The World Health Organization defines maternal mortality as “the death of a woman while pregnant or within 42 days of termination of pregnancy.” Such deaths can occur for a variety of reasons, including bleeding and infection after childbirth, high blood pressure during pregnancy, complications during delivery and unsafe abortion. Early statistics are difficult to come by, but British parish records indicate a maternal mortality rate of 1,000 per 100,000 live births in the first half of the 18th century. Since women were pregnant more often than is the case today, the actual risk of dying due to complications from pregnancy would have been much higher.
Consider preeclampsia, the most common prenatal complication, affecting 6 percent of pregnancies. That’s more than 1 in 20 pregnancies. Chances are high that you know someone, or several people, who have had preeclampsia.
Preeclampsia raises a pregnant woman’s blood pressure to dangerously high levels, and if left untreated, often results in violent seizures (eclampsia). It can lead to the death of the mother, the child, or both. Historically, no amount of wealth or privilege could save a woman from the horrific condition. It was tragically realistic when Lady Sybil, a wealthy British aristocrat in the popular television shown Downton Abbey, died of eclampsia during an episode set in 1920, despite being able to afford the best medical care of the day.
The condition’s exact cause is unknown, although it seems to begin with improperly functioning blood vessels in the placenta. There is no surefire way to prevent the condition. Some of the risk factors—such as advanced maternal age, obesity, or having children less than two years apart—can be avoided, but preeclampsia can still strike women without any known risk factors. Researchers have found some evidence that low-dose aspirin or calcium supplementation can reduce the risk of developing the condition.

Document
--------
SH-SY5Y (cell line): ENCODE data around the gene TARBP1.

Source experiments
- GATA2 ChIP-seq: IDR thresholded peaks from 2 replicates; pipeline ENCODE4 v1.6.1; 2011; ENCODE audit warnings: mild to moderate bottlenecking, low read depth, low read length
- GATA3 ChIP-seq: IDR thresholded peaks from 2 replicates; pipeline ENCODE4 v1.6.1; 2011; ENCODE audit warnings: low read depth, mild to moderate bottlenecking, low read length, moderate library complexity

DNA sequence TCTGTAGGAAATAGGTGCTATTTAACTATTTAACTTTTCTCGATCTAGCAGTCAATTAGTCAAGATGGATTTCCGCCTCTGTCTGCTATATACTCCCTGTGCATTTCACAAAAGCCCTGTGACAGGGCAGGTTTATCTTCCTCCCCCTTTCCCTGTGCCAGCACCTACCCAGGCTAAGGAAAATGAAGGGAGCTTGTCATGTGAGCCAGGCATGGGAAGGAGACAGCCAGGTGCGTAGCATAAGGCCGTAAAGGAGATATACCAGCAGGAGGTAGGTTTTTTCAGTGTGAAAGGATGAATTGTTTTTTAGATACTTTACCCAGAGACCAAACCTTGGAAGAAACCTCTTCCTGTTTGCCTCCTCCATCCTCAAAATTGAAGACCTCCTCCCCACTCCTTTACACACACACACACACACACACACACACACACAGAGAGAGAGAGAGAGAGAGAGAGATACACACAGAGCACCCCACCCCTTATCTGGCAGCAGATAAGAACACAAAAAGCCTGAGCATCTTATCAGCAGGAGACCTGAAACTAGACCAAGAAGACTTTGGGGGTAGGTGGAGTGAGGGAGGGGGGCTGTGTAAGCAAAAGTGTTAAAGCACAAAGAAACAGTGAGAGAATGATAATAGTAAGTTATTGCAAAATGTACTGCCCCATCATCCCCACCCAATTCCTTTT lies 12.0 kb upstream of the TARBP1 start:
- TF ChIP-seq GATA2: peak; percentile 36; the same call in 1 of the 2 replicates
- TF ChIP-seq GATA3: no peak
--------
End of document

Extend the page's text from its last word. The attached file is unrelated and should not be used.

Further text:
Today, blood pressure monitoring is a routine part of all prenatal medical visits, to identify preeclampsia before blood pressure rises too high. The most effective treatment for preeclampsia is delivery. Advancements in the ability of doctors to induce labor and care for preterm infants have thus dramatically improved preeclamptic women’s—and their children’s—odds of survival. In cases where preeclampsia occurs too early in pregnancy for the child to survive delivery, several drugs that lower blood pressure can be prescribed to keep the woman’s condition stable until delivery is a realistic option. In wealthy countries, the vast majority of women diagnosed with preeclampsia now survive.
It wasn’t always the case that medical care improved pregnancy outcomes. In the mid-19th century, a Hungarian physician named Ignaz Semmelweis noticed that women who gave birth at home died at a lower rate than women who were assisted by doctors. He hypothesized that doctors, who did not used to wash their hands, passed diseases from other patients to pregnant women. Unfortunately, Semmelweis’ insight was ignored until the French biologist Luis Pasteur established a definitive link between germs and disease in the 1860s. After doctors started to disinfect their hands, maternal mortality began to fall - a trend that was much enhanced when German scientists Fritz Mietzsch, Joseph Klarer and Gerhard Domagk discovered antibiotics in the early 1930s.
As the knowledge of best medical practices spread and pharmaceutical drugs became more affordable, maternal mortality rates plummeted throughout the world. The global maternal death rate fell from 385 per 100,000 live births in 1990 to 216 in 2015. That’s a reduction of 44 percent. In sub-Saharan Africa, the world’s poorest region, the number of maternal deaths fell from 987 to 547 over the same time period. That’s a reduction of 45 percent.
Similar declines took place in all other geographical regions, except for North America, where the U.S. maternal death rate rose from a miniscule 12 per 100,000 live births to 14. The increase in the U.S. maternal mortality rate seems to be driven by the rise in opioid addiction, which complicates pregnancy, as well as women becoming pregnant much later in life and resorting to more risky C-section child deliveries.
Globally, maternal mortality rates remain higher among women in far-flung rural areas that are difficult to reach by professional medical staff, women in cultures where adolescent pregnancy remains relatively popular and women in very poor countries without proper medical facilities. That said, the United Nations expects the maternal mortality rate to keep declining and fall to 70 per 100,000 live births by 2030.
This first appeared in CapX.
Marian L. Tupy is a senior policy analyst at the Cato Institute and editor of HumanProgress.org. Chelsea Follett is a research associate at the Cato Institute and managing editor of HumanProgress.org.